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and distempers, and of the consequent troubles and losses of others and himself. I hope I shall not meet with many,besides malignant hypocrites, who will be so impenitent and peevish, as to fly in the face of the reprover and director, and say that I open the nakedness of many servants of Christ, to the reproach and dishonour of religion. I have told you from the word of God, that it is God's way, and must be ours, to lay the just dishonour upon the sinner, that it may not fall upon religion and on God. And that the defending or excusing odious sins, in tenderness of the persons who committed them, is the surest and worst way to bring dishonour (first or last) both upon religion and on them. A Noah, a Lot, a David, a Solomon, a Peter, &c. shall be dishonoured by God in holy record to all ages, that God may not be more dishonoured by them! And the truly penitent are willing that it should be so; and account their honour a very cheap sacrifice, to offer up to the honour of religion which they have wronged. And till you come to this, you come short of true repentance. He that defendeth his open sin (unless he could deny the fact), doth as bad as say, 'God liketh it; Christ bid me do it; the Scripture is for it, or not against it; religion taught it me, or doth not forbid it me; the godly allow it, and will do the like.' And what can be said more blasphemously against God, or more injuriously against religion, the Scriptures, and the saints? But he that confesseth his sin, doth as good as say, ' Lay all the blame on me, who do deserve it; and not on God, on Christ, on Scripture, on religion, or on the servants of God; for I learned it not from any of them, nor was encouraged to it by them; none are greater enemies to it than they; if I had hearkened to them, I had done otherwise.' It is one of the chief reasons why repentance is so necessary, because it justifieth God and godliness.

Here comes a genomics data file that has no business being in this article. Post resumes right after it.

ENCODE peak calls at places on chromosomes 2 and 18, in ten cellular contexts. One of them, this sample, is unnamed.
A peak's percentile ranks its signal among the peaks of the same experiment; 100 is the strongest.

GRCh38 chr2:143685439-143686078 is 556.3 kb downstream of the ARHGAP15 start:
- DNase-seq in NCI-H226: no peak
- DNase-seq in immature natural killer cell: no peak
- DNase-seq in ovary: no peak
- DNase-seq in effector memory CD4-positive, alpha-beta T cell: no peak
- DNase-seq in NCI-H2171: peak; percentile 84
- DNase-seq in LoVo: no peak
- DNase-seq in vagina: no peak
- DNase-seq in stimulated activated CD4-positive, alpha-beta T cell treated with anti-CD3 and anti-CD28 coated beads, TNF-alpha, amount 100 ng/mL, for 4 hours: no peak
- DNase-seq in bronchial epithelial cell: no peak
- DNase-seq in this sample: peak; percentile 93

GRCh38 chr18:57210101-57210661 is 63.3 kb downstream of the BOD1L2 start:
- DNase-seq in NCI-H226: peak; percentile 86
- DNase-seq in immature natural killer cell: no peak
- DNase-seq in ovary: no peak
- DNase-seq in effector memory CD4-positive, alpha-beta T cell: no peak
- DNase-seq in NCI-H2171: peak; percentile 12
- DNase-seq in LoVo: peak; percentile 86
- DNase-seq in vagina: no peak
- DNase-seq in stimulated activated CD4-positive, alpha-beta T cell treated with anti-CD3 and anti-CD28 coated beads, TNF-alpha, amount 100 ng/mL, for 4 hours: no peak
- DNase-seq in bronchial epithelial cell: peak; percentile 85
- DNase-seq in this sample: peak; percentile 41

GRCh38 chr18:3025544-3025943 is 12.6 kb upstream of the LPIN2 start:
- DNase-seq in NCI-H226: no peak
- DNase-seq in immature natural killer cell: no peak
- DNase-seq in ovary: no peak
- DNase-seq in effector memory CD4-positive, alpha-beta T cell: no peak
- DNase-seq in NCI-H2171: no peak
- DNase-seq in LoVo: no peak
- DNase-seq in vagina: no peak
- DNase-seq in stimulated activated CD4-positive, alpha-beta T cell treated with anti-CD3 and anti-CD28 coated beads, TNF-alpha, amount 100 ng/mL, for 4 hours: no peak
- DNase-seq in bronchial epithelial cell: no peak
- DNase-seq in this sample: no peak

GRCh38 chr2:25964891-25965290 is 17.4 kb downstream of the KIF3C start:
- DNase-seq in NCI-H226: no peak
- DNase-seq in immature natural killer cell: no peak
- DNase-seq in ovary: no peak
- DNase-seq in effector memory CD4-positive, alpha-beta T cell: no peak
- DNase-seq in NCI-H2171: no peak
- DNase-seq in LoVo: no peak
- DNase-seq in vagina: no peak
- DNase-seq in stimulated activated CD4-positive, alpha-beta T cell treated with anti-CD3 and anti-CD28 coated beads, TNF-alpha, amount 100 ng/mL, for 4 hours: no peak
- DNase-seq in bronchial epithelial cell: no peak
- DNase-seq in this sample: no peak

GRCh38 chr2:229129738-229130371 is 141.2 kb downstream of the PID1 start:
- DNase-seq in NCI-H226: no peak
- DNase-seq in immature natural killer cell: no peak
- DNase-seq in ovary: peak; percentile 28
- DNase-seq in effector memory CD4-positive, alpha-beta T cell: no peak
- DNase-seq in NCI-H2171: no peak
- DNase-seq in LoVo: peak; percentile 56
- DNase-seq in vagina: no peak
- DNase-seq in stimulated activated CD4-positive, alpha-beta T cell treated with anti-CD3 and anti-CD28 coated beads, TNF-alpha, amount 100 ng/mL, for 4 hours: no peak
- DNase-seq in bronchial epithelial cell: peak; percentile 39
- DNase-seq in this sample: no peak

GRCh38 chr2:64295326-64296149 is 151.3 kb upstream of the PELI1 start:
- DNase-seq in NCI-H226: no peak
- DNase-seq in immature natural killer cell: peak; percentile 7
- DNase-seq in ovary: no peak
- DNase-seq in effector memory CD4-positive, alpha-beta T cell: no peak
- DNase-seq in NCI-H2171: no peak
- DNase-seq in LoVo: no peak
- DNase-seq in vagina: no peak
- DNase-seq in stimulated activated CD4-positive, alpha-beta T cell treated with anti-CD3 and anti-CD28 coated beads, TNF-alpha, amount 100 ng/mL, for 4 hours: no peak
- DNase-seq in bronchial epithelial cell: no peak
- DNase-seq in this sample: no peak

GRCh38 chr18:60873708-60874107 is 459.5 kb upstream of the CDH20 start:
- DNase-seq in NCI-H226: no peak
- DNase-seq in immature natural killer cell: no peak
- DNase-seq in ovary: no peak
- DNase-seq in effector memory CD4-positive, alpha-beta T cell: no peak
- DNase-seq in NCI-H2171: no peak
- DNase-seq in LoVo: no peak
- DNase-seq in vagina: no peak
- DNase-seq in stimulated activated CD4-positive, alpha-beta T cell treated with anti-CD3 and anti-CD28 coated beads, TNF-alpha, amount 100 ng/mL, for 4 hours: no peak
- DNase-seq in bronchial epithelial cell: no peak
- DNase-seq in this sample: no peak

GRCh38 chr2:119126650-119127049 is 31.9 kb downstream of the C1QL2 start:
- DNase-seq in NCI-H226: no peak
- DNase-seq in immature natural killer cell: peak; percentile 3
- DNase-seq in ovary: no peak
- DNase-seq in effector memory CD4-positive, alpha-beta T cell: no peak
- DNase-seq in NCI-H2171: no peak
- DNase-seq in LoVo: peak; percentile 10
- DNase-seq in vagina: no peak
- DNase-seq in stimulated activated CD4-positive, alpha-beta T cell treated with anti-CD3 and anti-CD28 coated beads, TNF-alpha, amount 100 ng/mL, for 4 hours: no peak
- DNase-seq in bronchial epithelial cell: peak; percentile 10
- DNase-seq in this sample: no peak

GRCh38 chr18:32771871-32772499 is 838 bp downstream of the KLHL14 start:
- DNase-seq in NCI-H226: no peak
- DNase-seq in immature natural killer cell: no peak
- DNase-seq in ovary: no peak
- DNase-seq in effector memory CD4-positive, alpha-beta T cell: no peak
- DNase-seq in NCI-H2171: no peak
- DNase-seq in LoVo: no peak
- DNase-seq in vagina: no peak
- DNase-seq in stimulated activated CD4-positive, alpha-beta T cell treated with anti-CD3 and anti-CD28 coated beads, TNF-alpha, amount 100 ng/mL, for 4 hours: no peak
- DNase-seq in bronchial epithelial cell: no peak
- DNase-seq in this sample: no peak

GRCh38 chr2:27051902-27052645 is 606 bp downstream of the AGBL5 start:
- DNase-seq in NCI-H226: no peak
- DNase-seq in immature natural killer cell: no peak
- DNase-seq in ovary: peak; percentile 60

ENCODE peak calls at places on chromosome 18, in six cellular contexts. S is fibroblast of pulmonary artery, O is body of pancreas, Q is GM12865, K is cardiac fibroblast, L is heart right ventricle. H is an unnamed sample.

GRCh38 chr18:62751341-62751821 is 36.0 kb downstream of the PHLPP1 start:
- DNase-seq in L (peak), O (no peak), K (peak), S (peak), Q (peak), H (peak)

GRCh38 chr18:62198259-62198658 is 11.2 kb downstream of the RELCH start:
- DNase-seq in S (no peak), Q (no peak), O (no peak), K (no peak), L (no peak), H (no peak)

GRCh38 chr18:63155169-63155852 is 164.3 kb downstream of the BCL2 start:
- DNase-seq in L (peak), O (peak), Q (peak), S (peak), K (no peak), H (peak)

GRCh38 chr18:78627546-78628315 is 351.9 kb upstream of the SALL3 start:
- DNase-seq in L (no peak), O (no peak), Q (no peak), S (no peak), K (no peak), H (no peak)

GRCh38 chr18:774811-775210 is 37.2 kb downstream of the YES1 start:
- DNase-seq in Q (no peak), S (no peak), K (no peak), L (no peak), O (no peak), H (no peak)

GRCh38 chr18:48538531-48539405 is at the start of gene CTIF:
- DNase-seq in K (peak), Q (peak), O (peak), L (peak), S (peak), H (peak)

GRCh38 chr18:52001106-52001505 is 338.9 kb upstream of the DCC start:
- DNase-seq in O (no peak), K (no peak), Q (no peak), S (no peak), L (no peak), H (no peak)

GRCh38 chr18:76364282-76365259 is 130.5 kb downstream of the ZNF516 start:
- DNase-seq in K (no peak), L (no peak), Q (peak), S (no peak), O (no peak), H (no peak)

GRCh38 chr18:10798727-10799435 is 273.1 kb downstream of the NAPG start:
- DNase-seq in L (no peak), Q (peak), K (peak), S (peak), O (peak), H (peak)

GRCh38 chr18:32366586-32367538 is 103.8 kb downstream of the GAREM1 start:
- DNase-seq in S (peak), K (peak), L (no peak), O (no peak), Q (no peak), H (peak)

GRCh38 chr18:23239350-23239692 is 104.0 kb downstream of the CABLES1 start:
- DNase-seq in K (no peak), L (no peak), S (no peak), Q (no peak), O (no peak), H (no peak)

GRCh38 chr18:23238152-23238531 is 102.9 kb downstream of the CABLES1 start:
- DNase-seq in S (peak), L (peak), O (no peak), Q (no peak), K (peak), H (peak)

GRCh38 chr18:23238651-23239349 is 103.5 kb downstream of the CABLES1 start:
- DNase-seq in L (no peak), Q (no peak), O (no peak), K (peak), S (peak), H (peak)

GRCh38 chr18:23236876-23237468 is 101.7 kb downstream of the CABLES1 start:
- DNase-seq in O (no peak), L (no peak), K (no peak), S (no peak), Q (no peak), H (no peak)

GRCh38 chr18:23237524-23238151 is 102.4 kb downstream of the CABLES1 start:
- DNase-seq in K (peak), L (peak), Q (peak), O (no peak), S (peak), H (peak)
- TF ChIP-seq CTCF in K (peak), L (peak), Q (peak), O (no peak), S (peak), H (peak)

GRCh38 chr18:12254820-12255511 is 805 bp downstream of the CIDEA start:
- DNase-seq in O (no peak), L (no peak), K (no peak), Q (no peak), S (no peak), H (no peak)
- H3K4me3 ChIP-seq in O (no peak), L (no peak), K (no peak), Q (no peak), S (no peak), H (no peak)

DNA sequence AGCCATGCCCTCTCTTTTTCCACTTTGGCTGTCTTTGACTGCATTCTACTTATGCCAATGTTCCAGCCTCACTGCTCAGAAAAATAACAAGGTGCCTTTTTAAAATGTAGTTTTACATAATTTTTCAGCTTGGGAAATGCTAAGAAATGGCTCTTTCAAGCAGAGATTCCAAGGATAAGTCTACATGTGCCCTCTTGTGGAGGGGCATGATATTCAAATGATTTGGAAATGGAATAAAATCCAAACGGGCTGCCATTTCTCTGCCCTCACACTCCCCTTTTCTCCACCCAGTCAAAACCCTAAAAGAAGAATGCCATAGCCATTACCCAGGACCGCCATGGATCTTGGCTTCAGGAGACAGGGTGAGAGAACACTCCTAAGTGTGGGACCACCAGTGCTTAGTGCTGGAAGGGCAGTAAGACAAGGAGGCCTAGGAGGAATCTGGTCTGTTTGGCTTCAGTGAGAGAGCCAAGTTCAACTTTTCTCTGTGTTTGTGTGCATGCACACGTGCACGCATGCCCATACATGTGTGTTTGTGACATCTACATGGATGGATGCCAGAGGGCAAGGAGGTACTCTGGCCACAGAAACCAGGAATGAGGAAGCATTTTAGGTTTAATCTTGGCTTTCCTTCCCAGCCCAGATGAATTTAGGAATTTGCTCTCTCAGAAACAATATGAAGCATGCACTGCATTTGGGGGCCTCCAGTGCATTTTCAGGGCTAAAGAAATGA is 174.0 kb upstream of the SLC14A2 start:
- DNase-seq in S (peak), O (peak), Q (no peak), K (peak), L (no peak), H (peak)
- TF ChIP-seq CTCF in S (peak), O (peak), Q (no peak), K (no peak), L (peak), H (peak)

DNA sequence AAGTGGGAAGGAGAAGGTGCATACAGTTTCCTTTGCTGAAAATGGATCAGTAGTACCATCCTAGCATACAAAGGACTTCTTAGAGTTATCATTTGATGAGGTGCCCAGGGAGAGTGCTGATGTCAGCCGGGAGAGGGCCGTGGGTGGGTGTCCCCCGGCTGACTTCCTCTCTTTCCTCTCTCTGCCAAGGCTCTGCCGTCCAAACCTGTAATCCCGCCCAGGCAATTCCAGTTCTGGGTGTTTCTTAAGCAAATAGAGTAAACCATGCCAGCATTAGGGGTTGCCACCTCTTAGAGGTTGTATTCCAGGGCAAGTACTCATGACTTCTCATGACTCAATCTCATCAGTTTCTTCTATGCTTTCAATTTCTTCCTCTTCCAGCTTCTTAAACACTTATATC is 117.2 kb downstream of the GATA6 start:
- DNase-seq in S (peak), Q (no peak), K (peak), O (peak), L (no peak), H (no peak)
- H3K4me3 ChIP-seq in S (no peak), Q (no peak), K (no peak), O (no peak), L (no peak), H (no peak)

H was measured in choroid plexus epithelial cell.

And alas, it is too late to talk of concealing those weaknesses and crimes of Christians, which are so visible before all the world! Which have had such public effects upon churches, kingdoms, and states; which have kept almost all the Christian churches, in a torn, and bleeding, woful state, for so many hundred years, to this present day, which have separated the churches of the east and west, and defiled both. And have drawn so much blood in Christian countries, and keep us yet like distracted persons, gazing strange